Dorinda Neligan was born in June 1833. She was an English headmistress at Croydon High School and a prominent suffragette. She served the Red Cross in France during the Franco-Prussian War in 1870, becoming a headmistress in 1874. There were 88 students at the school when she started, and only six years later the number rose to 230. In 1910, she joined a deputation led by Emmeline Pankhurst to petition the Prime Minister Asquith. Here she assaulted a policeman, but presumably escaped sentencing because of her age. She protested against her lack of representation by refusing to pay local taxes, engaging in a battle over a silver teapot officials seized from her instead of her payment. As a student at Croydon High, Dorinda Neligan is my inspirational woman because she set a precedent for the rest of the school in the years to come to challenge inequality by any means necessary.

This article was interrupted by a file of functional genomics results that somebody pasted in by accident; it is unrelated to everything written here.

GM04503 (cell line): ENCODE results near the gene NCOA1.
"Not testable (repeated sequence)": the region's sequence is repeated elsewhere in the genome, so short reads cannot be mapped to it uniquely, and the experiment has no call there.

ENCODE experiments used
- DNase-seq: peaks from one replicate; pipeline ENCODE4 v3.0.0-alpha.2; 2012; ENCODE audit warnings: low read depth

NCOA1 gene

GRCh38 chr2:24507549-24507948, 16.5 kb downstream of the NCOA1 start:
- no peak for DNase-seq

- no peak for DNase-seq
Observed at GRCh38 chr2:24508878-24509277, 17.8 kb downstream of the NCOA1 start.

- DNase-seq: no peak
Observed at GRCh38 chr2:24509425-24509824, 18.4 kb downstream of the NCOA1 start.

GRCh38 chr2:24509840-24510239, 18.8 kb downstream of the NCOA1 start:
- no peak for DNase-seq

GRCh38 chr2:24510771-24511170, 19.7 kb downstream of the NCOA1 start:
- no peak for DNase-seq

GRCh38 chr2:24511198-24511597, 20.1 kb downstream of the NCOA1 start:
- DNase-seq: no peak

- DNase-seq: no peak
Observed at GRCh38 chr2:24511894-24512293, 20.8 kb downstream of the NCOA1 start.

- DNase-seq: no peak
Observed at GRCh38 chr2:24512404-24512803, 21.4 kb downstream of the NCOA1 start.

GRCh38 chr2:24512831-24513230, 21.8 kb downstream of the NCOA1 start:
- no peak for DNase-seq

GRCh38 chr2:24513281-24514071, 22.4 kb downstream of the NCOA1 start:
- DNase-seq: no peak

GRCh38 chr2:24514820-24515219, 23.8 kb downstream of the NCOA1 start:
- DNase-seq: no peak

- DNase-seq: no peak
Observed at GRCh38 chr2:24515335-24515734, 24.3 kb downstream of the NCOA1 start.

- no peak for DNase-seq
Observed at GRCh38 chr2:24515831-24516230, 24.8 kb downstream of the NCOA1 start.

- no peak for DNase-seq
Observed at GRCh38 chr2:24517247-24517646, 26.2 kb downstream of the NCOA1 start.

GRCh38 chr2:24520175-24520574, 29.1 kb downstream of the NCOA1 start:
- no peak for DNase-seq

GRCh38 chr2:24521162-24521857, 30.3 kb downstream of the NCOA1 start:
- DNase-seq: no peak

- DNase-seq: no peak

She has gone through so much, yet still faces relentless media scrutiny, but has managed to pull through with incredible messages of self love and strength in her music. A true inspiration!
Dr. Anne Heffernan
The way she teaches African history does not play lipservice to women or those who existed outside 'femininity'. She makes an obvious effort to not only discuss those who identified as women, but throughout her module 'Gods and Guns', not as just a seminar or a small section of history. Her work is inspiring to female students like myself who see women making history, and teaching it, as not something to be celebrated because of 'being women', but because of the contribution and work that one brings to the table. Her teaching of African history reflects the reality of life - women exist in all aspects of history, even if their voices might be hidden.
Sophia Magdalena Scholl (9 May 1921 – 22 February 1943) was a German student and anti-Nazi political activist.